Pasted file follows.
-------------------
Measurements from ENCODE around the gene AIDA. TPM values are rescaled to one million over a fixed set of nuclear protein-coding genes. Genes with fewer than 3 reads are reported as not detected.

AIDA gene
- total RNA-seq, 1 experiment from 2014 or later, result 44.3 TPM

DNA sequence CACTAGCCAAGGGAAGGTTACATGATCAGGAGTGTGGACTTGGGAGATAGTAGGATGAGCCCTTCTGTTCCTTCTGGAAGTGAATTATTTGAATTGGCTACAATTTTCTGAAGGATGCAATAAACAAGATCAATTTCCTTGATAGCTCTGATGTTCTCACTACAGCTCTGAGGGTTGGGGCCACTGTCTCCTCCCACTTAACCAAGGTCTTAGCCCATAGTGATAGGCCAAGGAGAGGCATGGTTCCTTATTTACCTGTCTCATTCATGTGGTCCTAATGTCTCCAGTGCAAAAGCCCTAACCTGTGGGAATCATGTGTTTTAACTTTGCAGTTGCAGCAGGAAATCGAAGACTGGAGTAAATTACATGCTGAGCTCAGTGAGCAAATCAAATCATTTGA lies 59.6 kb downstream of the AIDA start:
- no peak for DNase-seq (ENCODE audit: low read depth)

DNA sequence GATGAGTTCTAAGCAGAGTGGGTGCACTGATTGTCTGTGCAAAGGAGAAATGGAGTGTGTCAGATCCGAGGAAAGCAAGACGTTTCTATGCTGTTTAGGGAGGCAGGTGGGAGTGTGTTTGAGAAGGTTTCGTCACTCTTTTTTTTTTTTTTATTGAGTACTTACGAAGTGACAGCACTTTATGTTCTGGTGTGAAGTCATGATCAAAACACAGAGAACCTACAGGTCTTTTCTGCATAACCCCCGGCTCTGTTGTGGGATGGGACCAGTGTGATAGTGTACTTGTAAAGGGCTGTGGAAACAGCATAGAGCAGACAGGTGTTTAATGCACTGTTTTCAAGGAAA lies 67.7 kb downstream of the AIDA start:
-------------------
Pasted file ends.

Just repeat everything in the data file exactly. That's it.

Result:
Measurements from ENCODE around the gene AIDA. TPM values are rescaled to one million over a fixed set of nuclear protein-coding genes. Genes with fewer than 3 reads are reported as not detected.

AIDA gene
- total RNA-seq, 1 experiment from 2014 or later, result 44.3 TPM

DNA sequence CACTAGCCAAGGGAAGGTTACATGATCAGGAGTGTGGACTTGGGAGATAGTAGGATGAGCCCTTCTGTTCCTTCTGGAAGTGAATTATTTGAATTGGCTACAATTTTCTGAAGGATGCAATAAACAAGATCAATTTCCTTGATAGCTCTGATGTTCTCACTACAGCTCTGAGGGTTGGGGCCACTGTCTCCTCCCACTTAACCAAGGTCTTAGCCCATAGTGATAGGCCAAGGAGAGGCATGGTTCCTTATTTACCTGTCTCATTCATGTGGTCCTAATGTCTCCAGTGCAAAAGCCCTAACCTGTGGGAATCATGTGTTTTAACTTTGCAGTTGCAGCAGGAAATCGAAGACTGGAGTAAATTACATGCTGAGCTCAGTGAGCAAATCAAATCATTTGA lies 59.6 kb downstream of the AIDA start:
- no peak for DNase-seq (ENCODE audit: low read depth)

DNA sequence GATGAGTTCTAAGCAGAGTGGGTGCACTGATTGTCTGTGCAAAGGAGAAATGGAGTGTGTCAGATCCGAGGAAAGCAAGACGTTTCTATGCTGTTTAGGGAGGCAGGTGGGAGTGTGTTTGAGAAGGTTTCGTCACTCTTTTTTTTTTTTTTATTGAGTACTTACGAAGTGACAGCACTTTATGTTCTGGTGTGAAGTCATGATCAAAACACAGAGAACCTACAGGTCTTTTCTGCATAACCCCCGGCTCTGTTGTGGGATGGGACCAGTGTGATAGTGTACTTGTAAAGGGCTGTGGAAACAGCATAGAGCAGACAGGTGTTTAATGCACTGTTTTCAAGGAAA lies 67.7 kb downstream of the AIDA start: